CHICAGO – Automation is one of the hottest topics in the bakery industry as bakers try to rationalize their production amid growing consumer demand and widespread labor shortages.
At the American Society of Baking’s BakingTech 2022 conference, held March 1 to 3, industry leaders discussed the biggest cooking automation trends and shared valuable information for those looking to automate.
Bakers need to aim for return on investment, employee comfort and loyalty while automation, said Mark Salman, president of Middleby Food Processing.
“We live in a world where manpower is very scarce,” he said. “Our environment in the bakeries is not the best: it is hot, there is a lot of physical work, it is noisy. So you have to focus on those areas where you can attract people to come for us rather than somewhere else. “
He stressed that it is no longer a question of whether bakers should automate, but when and how.
“The bakery was one of the last industries to look out for [automation]. Look at our factories – we’re still pushing trucks, racks and trays, ”Salman explained. “It’s a great area of opportunity.”
Some of the best areas to automate are repetitive motion and heavy lifting and will help bakers retain workers, said Craig Souser, CEO of JLS Automation, who described these jobs as dehumanizing.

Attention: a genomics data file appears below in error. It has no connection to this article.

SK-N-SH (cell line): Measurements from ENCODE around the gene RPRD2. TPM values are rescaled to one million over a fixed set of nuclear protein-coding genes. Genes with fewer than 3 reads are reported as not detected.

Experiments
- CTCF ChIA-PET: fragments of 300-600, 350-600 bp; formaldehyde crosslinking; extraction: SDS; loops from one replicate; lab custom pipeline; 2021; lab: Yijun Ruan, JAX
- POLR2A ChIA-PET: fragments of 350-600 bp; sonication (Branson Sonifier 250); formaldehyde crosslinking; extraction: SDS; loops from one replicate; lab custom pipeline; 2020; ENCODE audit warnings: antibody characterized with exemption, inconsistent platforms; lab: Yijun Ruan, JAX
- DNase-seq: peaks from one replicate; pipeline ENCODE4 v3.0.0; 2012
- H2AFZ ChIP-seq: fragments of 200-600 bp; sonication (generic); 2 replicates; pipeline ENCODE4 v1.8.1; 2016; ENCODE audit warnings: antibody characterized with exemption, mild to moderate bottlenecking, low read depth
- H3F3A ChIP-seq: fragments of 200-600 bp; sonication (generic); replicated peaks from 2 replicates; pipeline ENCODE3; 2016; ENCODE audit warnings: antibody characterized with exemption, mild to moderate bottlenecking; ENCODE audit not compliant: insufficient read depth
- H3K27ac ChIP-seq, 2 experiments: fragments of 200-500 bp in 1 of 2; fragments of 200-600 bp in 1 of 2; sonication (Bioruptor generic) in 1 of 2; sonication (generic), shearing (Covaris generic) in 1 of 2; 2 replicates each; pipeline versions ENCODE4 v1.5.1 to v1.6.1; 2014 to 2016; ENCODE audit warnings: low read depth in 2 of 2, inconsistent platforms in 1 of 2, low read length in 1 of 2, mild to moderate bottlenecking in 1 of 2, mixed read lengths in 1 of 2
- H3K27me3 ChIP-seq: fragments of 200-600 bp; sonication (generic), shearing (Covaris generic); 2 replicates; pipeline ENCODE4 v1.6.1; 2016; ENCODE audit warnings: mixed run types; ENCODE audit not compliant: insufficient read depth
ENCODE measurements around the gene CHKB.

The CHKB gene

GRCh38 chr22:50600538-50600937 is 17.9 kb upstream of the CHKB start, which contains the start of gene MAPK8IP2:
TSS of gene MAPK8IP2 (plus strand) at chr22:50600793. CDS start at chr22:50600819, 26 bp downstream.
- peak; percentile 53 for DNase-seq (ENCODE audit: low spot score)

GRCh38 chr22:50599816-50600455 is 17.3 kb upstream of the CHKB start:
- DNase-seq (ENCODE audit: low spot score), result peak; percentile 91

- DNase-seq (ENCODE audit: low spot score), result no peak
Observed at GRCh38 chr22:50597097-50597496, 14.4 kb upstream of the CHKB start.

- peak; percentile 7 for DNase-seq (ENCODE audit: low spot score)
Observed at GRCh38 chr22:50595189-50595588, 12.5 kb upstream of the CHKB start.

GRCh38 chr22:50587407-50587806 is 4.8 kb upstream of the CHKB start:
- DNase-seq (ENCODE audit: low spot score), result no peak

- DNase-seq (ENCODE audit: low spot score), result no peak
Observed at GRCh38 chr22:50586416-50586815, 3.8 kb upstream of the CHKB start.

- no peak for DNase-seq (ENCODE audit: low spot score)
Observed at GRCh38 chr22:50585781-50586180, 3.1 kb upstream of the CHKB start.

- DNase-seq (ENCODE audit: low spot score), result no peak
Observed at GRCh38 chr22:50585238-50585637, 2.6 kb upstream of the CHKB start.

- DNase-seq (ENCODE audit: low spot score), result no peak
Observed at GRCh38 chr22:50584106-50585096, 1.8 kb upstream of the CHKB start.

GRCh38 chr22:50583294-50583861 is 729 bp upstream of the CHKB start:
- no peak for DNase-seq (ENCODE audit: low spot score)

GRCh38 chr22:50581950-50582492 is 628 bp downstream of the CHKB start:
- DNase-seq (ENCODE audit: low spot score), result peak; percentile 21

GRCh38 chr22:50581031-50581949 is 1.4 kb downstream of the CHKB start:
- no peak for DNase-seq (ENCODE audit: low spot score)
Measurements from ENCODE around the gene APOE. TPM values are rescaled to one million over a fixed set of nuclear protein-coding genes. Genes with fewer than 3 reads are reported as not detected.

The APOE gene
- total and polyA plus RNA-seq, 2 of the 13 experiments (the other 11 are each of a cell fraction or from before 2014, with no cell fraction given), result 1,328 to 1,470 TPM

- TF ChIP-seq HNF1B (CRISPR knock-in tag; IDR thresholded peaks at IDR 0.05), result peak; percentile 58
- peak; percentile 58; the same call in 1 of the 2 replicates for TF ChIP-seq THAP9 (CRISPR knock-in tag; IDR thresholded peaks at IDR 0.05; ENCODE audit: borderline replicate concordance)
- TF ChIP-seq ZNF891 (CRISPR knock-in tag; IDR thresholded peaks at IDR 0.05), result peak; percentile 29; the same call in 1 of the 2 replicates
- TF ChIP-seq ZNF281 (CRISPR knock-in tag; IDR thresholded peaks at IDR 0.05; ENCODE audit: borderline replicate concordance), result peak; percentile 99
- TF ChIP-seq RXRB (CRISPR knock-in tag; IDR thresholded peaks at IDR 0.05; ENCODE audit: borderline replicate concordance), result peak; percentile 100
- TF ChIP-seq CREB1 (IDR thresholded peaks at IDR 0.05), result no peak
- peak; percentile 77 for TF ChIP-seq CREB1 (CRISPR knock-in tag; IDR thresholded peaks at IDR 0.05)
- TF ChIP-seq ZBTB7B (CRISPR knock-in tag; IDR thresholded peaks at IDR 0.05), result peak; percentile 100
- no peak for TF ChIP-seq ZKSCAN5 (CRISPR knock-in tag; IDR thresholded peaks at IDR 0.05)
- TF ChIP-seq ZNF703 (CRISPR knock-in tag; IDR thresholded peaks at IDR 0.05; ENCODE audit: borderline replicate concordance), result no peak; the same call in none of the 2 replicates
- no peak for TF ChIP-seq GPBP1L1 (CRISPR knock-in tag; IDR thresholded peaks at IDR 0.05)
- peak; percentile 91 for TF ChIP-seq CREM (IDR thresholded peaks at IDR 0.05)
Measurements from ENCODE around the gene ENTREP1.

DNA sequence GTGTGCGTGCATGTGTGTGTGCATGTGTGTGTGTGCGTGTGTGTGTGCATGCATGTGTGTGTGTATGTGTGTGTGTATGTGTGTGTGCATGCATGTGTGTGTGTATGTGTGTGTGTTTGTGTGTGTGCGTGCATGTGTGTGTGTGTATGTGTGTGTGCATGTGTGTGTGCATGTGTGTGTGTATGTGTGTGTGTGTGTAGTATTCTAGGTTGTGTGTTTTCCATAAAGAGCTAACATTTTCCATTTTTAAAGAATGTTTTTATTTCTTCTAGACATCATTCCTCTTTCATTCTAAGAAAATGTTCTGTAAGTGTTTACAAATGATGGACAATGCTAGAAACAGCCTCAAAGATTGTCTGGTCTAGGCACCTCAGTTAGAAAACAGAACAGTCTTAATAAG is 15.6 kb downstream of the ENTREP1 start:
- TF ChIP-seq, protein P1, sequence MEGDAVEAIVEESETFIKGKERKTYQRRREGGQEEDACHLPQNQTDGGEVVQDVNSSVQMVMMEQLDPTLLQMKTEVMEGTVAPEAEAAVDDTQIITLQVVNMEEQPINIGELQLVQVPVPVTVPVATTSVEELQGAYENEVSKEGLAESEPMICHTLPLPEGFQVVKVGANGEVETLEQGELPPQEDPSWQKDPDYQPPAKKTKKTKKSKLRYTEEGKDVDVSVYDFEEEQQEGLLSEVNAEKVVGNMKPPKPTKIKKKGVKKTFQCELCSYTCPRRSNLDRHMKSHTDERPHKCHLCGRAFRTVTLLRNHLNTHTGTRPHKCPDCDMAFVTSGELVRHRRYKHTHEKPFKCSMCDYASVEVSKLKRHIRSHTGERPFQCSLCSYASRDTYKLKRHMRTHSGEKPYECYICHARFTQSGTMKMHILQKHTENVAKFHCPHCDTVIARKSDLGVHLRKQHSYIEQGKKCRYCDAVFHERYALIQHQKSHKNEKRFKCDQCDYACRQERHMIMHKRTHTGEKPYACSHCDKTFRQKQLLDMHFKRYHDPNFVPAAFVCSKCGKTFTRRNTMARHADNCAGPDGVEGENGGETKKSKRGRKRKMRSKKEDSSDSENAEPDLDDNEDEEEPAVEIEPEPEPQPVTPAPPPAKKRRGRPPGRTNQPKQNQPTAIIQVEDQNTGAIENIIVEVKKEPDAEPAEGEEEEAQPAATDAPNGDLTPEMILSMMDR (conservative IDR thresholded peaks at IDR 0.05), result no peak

“These tasks should never have been done by people, and we are finally seeing that the baking industry is becoming aware of them,” he said. “It’s amazing to us how many times we’ve moved someone for a task, and that person looks for us after we put robotics in and hugs us because he hated that job so much.”
Automating these jobs allows workers to play more engaging roles and will help bakers keep them.
“When we struggle to hire people, retain people and engage people, these are not very engaging jobs,” said Ken Newsome, CEO of Markel Food Group. “It’s not just about the return on investment in terms of how many people are online, it’s about how I can keep the people I have.”
There are many new technological advances that even bakers can take advantage of. One of the biggest are collaborative robots (cobots).
“The more cobots we have around us in the factory working hand in hand with the boundless human, the efficiency increases a lot there,” Salman said. “Any application that could take a cobot into space would be great.”
While many larger bakeries have gone headlong into automation like cobots, some smaller bakeries are just getting their feet wet. Mr. Souser advises these bakeries to start with a 3 to 5 year automation strategy and really consider where automation can fit their line.
“If you have equipment that is outdated or about to be, it should still be replaced, does a completely new line make more sense than trying to put a Ferrari engine in a Yugo?” He asked. “You really have to look at the big picture and be strategic about how you approach automation.”
All panel members agreed that recent industry challenges have made it clear: the time to automate is now.
“If we take a little chance and bring more automation to our bakeries, the opportunity is fantastic,” said Salman. “We have to hug him.”
For more information on how bakery companies are investing in automation to reduce their dependence on labor, register at Baking and snackingwebinar “Automation out of the challenge of work”.